After this I saw a great crowd,
impossible to count,
from every nation, race,
people and tongue,
standing before the throne
and the Lamb,
clothed in white,
with palm branches in their hands
Today, the feast of All Saints, we remember those who have lived among us showing us signs of the love of God, As Vatican II’s Constitution on the Church (Lumen Gentium), put it: “God speaks to us in them and offers us a sign of His Kingdom….”
One of my favorite churches in Rome was Basilica di San Bartolomeo all’Isola, the Basilica of Saint Bartholomew on the Island [in the Tiber], which has become the shrine of the New Martyrs of the Twentieth Century. Relics of some of these martyrs are found on the side altars and at the front of the church is a beautiful, detailed icon of he New Martyrs, those who have “washed their robes in the Blood of the Lamb” (Revelation 7:14)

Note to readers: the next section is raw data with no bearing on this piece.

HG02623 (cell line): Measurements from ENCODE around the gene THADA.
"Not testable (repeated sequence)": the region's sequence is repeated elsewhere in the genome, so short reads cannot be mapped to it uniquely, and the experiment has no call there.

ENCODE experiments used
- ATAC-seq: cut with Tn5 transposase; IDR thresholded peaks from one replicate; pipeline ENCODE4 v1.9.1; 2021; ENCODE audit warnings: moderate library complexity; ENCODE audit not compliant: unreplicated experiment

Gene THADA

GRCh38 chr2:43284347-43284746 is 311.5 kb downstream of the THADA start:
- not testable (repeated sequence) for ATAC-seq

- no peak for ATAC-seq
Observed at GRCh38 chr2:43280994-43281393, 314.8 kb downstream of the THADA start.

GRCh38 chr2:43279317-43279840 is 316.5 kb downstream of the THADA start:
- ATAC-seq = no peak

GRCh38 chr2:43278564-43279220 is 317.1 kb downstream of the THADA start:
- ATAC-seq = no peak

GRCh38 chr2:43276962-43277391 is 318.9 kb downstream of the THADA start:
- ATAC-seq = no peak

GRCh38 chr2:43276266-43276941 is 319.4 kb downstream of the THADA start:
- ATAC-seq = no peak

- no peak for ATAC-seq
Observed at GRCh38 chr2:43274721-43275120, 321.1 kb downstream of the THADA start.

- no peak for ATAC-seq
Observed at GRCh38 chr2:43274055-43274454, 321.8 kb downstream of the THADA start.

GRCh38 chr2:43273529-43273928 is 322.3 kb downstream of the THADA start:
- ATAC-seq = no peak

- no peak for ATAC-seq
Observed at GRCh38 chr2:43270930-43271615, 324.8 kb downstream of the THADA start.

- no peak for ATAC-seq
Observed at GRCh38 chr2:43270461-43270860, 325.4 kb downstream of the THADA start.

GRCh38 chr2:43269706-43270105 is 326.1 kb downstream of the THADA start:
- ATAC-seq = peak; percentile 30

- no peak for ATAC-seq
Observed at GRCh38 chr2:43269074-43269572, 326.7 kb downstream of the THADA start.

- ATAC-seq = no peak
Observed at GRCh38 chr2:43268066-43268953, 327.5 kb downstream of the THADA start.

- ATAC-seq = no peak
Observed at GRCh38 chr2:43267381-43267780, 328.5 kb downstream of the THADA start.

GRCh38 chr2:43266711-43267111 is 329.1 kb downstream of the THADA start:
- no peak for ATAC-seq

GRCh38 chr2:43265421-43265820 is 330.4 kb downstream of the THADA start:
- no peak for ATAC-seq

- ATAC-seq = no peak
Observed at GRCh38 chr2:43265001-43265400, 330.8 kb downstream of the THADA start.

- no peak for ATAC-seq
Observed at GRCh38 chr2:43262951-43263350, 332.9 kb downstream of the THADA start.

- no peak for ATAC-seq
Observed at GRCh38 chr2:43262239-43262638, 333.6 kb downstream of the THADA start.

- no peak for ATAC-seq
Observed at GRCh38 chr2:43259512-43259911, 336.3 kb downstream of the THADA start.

They represent only some of those who have witnessed to God’s love. If we look we can see “saints” in our midst who speak to us of God.
It is all too easy, however, to look at the saints as extraordinary heroes. But Thomas Merton, in No Man Is An Island, reminds us to seek the glory of God in the ordinary:
It is supreme humility to see that ordinary life, embraced with perfect faith, can be more saintly and more supernatural than a spectacular ascetical career. Such humility dares to be ordinary, and that is something beyond the reach of spiritual pride. Pride always longs to be unusual. Humility not so. Humility finds all its peace in hope, knowing that Christ must come again to elevate and transfigure ordinary things and fill them with His glory.
So today we are called to be signs of the Kingdom in the ordinary details of every day life.